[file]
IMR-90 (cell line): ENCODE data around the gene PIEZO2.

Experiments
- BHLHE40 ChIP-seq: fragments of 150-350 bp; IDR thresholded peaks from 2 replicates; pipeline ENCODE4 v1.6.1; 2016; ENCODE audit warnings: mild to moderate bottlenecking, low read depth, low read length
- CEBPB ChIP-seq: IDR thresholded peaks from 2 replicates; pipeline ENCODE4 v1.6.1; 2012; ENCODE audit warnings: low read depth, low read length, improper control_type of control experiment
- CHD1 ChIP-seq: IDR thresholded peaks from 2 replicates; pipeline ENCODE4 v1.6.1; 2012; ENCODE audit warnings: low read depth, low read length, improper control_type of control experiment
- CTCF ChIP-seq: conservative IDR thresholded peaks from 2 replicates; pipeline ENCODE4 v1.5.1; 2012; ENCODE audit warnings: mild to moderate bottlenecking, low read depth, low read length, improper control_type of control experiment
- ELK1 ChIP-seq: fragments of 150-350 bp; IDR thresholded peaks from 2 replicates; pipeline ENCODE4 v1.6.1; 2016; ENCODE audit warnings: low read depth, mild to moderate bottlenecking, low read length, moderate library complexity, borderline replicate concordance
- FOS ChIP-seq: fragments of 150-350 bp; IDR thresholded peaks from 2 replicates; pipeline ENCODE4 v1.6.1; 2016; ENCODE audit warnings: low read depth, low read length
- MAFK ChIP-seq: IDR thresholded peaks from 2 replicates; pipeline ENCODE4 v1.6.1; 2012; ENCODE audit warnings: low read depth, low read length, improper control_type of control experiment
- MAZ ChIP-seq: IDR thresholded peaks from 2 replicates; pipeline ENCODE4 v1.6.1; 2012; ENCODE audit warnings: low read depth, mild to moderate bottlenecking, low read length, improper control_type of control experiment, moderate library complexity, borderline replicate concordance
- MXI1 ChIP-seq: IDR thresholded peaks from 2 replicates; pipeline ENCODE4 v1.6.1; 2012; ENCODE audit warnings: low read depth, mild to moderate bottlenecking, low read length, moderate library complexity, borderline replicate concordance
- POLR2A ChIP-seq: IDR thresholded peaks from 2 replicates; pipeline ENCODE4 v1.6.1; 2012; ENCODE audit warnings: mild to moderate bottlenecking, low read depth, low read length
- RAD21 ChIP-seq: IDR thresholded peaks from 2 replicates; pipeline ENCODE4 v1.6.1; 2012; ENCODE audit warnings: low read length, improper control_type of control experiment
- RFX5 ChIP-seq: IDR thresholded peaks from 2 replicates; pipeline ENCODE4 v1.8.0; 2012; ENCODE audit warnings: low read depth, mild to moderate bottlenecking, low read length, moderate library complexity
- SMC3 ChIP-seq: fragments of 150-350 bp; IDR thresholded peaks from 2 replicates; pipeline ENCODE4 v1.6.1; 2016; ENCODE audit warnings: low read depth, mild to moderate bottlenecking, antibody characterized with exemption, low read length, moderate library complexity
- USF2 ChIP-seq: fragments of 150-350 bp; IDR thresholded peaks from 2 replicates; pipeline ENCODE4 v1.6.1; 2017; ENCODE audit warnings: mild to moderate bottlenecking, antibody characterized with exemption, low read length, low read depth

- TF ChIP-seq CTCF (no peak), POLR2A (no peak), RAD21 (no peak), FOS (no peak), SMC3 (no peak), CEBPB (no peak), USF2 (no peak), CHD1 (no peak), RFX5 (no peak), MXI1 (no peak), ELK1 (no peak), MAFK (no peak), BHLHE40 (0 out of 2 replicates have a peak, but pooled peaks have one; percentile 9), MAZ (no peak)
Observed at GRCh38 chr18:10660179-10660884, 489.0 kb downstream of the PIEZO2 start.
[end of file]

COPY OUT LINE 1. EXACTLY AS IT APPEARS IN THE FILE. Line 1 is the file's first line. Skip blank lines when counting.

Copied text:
IMR-90 (cell line): ENCODE data around the gene PIEZO2.